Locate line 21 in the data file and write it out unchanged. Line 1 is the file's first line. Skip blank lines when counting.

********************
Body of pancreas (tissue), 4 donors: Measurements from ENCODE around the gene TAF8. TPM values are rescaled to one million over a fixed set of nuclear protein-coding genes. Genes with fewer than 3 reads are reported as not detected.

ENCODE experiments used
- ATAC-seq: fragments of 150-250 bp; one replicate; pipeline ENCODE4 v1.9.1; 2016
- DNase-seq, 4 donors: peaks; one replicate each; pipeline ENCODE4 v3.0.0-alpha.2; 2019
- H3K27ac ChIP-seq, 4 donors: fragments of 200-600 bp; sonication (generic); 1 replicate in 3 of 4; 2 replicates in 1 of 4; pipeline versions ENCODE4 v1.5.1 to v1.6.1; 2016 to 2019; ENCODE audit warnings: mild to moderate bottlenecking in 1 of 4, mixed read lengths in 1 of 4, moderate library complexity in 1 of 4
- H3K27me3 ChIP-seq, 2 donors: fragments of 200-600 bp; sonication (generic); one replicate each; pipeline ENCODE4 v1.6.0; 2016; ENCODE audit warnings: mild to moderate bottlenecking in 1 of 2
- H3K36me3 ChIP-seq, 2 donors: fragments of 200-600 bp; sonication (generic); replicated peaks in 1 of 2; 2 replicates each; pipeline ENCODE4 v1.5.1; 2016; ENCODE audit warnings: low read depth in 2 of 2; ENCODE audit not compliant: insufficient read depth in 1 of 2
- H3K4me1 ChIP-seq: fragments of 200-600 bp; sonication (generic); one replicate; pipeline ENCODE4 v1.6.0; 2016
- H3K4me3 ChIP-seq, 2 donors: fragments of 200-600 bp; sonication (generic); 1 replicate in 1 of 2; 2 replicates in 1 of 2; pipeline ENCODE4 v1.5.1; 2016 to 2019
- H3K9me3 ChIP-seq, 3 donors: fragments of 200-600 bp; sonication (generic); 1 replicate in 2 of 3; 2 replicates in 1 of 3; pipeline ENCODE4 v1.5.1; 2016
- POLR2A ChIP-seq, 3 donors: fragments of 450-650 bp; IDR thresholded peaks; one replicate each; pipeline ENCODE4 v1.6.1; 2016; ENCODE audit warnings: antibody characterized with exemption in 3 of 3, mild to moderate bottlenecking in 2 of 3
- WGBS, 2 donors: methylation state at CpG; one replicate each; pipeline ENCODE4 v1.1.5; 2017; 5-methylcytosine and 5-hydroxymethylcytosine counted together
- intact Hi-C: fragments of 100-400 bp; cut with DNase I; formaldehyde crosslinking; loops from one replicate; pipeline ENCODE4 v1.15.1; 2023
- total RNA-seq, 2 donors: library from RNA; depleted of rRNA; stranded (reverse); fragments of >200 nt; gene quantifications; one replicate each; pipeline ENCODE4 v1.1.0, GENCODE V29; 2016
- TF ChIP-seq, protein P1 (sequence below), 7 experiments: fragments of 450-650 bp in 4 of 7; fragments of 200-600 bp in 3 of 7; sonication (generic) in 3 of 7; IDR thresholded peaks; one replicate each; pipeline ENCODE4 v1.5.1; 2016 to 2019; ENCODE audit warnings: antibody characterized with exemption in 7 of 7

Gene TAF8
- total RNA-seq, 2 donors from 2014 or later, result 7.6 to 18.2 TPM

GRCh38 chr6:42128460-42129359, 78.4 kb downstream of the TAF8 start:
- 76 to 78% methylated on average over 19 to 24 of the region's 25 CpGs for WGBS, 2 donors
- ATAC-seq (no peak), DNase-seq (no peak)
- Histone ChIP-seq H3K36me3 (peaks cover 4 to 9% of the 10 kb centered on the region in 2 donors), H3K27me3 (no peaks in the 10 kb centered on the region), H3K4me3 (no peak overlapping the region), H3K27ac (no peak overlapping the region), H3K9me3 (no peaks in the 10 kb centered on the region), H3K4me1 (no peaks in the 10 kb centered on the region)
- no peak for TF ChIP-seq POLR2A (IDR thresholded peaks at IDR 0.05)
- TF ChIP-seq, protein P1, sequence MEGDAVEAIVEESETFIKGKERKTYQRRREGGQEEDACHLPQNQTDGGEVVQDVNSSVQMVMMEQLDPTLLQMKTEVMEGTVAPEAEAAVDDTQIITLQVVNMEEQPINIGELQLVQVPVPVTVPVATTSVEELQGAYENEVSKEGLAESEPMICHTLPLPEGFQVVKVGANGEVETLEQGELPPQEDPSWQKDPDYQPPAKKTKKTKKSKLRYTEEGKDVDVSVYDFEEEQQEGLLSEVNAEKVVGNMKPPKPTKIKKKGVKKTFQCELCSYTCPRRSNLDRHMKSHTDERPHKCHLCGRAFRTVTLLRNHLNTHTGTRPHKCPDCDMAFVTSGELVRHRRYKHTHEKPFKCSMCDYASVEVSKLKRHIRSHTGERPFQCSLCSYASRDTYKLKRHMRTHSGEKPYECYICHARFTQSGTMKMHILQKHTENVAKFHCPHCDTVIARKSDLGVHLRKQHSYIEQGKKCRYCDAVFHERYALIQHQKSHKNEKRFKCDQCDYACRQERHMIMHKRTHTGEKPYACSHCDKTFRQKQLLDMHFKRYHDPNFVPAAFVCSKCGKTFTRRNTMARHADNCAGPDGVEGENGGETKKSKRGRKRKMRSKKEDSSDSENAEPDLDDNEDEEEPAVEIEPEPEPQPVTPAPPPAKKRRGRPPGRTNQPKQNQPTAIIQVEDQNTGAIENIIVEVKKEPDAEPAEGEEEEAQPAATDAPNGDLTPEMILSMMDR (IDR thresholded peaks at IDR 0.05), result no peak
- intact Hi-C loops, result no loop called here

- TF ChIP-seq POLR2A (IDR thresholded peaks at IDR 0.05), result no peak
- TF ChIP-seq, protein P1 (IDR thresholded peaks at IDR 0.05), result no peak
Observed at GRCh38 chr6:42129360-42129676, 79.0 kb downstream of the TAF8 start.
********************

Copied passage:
- Histone ChIP-seq H3K36me3 (peaks cover 4 to 9% of the 10 kb centered on the region in 2 donors), H3K27me3 (no peaks in the 10 kb centered on the region), H3K4me3 (no peak overlapping the region), H3K27ac (no peak overlapping the region), H3K9me3 (no peaks in the 10 kb centered on the region), H3K4me1 (no peaks in the 10 kb centered on the region)